Conference

Workshops

We are in the process of finalizing the workshops.

All workshops have a max. capacity of 25 delegates. May open up some workshops to more people if they seem to be very popular.

N.B. Numbers beside workshop titles refer to unique workshop code. Make a note of these while booking.

Saturday morning - Workshop 1

1.001 Dr Justin Thacker – Challenges of working overseas

Working overseas, even as an elective student, can bring a range of practical, professional and ethical challenges. Should elective students undertake procedures they wouldn’t do in the UK? What do you do if you uncover corruption? What is the role of a student in a district hospital in Africa? These and other questions will be explored in this interactive workshop. Come prepared to share your own views.

1.002 Dr Steve Allen – Jugaad; what the NHS could learn from frugal innovation in developing countries

Jugaad, or “frugal innovation” is “making do with what one has to solve one’s problems – with a degree of improvisation”. Importantly, the financial constraints drive the innovation. Jugaad lies behind much of the growth in the BRIC economies and has been adopted by several multinationals. What examples are there of Jugaad in health? During this period of austerity, is it time to apply the Jugaad mindset  to the NHS? Bring along your ideas of how the NHS might learn from innovators in resource-poor settings!

1.003 Dr. Dan Magnus – Make it Real: Designing and Delivering Community Child Health Programmes

Translating the evidence for child health programmes into practice can be challenging. This workshop will draw on a decade of experience working with communities and partners in western Kenya to guide participants through how to design and deliver programmes for improving the health of children in developing countries. It will use real examples of programmes to illustrate key elements for successful programming and will give participants the chance to discuss their own ideas. This workshop is for people with a particular interest in child health or in community programme delivery.

1.004 Prof. Dean Winstanley, Sophie Robbins and Connie Yu – Malaria

Although malaria is both a preventable and treatable disease, it still infects 350-500 million people each year, killing 1 million. It is a major cause of childhood mortality, with a child somewhere in the world dying every 30 seconds due to malaria. Malaria infection during pregnancy also results in significant morbidity in both mother and child.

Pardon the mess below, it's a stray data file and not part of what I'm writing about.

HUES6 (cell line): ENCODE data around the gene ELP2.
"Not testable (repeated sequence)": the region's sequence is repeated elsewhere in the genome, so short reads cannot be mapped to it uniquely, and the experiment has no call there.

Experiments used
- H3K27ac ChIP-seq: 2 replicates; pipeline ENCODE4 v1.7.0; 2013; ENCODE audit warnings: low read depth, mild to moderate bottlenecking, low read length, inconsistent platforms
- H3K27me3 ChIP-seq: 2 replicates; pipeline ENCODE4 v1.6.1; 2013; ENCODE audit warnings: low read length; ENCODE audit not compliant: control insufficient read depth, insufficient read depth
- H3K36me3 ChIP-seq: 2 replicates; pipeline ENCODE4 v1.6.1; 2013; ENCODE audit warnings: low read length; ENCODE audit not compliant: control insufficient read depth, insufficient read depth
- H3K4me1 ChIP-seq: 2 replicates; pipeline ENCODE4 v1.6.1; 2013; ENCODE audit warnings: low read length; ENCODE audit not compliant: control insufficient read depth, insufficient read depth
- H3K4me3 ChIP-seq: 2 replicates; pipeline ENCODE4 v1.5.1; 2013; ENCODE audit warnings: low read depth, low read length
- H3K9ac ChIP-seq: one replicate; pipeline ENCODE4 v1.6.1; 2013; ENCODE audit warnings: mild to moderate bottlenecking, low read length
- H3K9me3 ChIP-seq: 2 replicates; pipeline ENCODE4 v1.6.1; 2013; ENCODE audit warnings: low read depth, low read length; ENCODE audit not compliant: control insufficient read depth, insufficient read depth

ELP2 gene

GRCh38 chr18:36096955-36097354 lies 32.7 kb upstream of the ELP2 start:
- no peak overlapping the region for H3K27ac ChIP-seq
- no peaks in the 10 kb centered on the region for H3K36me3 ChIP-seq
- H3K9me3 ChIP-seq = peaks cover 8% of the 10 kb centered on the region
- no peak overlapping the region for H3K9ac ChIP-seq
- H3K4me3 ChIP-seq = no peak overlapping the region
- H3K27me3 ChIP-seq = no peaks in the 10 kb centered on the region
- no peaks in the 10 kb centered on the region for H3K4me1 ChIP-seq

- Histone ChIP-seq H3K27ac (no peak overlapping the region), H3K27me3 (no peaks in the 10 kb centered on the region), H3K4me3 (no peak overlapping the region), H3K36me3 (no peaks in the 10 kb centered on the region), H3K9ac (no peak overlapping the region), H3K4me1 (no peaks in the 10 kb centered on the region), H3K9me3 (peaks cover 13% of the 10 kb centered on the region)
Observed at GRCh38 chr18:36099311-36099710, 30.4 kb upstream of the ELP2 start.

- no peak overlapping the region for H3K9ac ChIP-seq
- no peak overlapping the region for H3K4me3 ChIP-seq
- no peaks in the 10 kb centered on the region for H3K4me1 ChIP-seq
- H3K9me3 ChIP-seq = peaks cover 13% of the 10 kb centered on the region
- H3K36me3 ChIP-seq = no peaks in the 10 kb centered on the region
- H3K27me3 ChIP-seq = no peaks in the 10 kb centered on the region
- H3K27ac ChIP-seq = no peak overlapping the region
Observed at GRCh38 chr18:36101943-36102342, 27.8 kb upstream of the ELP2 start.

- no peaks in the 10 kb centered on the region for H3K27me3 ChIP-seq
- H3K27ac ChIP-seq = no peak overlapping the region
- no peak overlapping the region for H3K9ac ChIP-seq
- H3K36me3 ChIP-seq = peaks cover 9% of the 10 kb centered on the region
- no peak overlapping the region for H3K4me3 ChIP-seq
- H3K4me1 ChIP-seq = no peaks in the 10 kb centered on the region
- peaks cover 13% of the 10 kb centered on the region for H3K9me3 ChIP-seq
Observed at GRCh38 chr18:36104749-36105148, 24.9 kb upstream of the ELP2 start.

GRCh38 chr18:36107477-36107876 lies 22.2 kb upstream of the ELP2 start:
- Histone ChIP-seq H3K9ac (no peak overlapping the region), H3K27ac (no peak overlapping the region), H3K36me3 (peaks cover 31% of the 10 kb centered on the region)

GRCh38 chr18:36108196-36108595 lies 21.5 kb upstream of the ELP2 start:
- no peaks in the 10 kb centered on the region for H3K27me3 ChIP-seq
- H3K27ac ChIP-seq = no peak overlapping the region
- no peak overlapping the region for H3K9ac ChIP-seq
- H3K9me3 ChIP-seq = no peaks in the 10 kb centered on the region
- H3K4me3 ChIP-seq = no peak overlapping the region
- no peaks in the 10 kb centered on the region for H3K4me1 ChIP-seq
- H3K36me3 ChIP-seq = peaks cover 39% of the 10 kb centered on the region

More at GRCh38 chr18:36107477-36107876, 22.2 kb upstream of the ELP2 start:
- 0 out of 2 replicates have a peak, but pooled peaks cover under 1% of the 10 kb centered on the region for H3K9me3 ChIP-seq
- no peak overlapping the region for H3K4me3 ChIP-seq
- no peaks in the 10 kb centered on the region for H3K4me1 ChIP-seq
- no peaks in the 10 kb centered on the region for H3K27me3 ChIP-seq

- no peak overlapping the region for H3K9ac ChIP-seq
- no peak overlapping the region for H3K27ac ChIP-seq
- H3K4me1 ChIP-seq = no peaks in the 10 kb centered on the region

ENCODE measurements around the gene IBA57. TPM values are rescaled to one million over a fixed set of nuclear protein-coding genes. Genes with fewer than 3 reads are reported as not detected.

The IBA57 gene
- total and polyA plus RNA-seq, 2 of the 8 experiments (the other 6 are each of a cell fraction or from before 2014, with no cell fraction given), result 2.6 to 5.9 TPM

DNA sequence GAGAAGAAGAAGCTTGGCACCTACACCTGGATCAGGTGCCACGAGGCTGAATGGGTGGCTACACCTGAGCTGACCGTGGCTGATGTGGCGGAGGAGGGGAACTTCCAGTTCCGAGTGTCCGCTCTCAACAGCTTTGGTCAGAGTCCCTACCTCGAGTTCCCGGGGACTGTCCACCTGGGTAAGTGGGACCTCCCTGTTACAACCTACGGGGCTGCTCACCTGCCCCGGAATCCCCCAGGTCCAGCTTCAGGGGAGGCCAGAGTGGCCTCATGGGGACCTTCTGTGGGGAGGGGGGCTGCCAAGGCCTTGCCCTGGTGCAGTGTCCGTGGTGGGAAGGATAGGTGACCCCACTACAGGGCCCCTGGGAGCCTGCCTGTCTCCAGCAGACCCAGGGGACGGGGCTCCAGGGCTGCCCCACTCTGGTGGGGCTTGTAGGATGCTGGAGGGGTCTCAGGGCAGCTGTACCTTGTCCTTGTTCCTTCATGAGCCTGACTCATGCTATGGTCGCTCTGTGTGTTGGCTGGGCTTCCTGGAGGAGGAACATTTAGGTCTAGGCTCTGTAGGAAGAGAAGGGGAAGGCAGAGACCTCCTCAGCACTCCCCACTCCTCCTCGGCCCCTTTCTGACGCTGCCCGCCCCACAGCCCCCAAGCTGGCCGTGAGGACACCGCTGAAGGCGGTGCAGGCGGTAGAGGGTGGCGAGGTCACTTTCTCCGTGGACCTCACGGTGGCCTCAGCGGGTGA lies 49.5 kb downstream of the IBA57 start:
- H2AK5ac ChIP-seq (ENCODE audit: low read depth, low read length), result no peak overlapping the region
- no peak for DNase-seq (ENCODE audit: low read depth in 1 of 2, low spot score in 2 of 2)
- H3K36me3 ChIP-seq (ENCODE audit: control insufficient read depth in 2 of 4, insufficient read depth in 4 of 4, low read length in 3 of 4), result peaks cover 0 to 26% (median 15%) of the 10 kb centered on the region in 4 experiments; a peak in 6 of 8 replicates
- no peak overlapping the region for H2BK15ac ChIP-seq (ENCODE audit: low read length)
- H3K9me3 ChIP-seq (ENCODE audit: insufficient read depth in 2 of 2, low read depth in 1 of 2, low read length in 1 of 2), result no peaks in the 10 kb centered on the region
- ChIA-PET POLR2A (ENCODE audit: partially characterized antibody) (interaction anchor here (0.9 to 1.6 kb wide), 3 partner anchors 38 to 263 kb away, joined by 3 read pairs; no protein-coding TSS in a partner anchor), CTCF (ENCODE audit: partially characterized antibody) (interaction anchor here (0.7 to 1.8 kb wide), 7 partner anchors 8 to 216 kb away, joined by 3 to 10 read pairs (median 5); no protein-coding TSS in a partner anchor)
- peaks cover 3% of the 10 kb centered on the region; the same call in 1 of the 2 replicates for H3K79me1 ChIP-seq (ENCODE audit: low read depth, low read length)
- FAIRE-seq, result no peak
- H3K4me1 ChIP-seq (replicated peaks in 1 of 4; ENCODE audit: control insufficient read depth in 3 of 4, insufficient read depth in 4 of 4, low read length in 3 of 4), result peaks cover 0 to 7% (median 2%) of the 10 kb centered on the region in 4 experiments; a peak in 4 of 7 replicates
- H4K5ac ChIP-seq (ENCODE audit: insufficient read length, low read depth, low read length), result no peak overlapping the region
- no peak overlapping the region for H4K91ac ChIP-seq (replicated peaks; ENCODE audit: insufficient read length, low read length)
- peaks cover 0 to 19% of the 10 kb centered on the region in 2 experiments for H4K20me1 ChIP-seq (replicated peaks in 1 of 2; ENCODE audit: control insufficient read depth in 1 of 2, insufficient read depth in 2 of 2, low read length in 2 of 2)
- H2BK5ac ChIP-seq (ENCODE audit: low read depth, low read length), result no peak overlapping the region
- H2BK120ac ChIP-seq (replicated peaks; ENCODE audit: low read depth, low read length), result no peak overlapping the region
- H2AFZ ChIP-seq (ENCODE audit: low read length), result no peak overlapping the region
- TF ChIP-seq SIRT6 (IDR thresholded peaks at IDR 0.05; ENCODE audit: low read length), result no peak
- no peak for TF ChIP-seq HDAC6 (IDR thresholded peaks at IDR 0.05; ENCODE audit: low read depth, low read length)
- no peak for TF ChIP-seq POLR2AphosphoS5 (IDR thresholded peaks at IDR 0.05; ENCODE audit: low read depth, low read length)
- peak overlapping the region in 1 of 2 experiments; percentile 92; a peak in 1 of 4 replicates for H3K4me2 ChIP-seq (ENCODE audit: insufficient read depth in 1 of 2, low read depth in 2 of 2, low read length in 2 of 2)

Aimed at students, this workshop aims to discuss the impact that malaria has on child and maternal health, using two case studies. This is an interactive session, where delegates can discuss the journey of a patient with malaria, from when they become infected to management of their condition and how it affects their lives.

1.005 Dr. Richard Collins – Medicine in a tropical environment

I worked for some years in a Hospital in Tanzania and have been teaching English and Tanzanian medical  students . My emphasis is on good clinical examination and signs illustrated  by photos of general medical cases  and XRays from the wards and outpatients . In the workshop I will be asking questions of the audience and filling in gaps in your knowledge.

1.006 Janet Hearn – Working for MSF

Médecins Sans Frontières is an International Independant Medical Emergency Organization currantly In 60 countries world wide. MSF provides relief to the victims of War, Displacement, Famine, Epidemics and Natural Disasters, irrespective of race, religeon or political affiliation. When we observe abuses of Human Rights we speak out. We are often the first in and the last out!
We recruit volunteers from many differant areas of speciality, not just medics.
I look forward to meeting you all and answering your questions.

1.007 Dr Karilyn Collins - Palliative care in the developing world

The workshop will start with a short talk on the development of palliative care in Tanzania drawing on Tanga region and the Lake Zone where I have been actively involved in setting up palliative care teams.  The session will continue with interactive teaching using the Help the Hospice’s Palliative Care Toolkit and  Training Manual

1.008 David Wells and Anna Sewell - from CHIMATData games: making the most of child health data

A fun and interactive workshop to introduce health professionals to the power of data.  Using interesting forms of data and games, the workshop will help participants to analyse data to make a difference in practice.

1.009 Dr Douglas Simkiss - Promoting neonatal survival

This workshop will look at the interventions to improve neonatal survival around the world. Birth asphyxia is a major problem and we will learn how to resuscitate a sick neonate with neoNatalie and the Helping Babies Breathe programme. We will also look at Kangaroo Mother Care to prevent hypothermia in small babies, infant massage to reduce skin infections and strategies to feed preterm infants.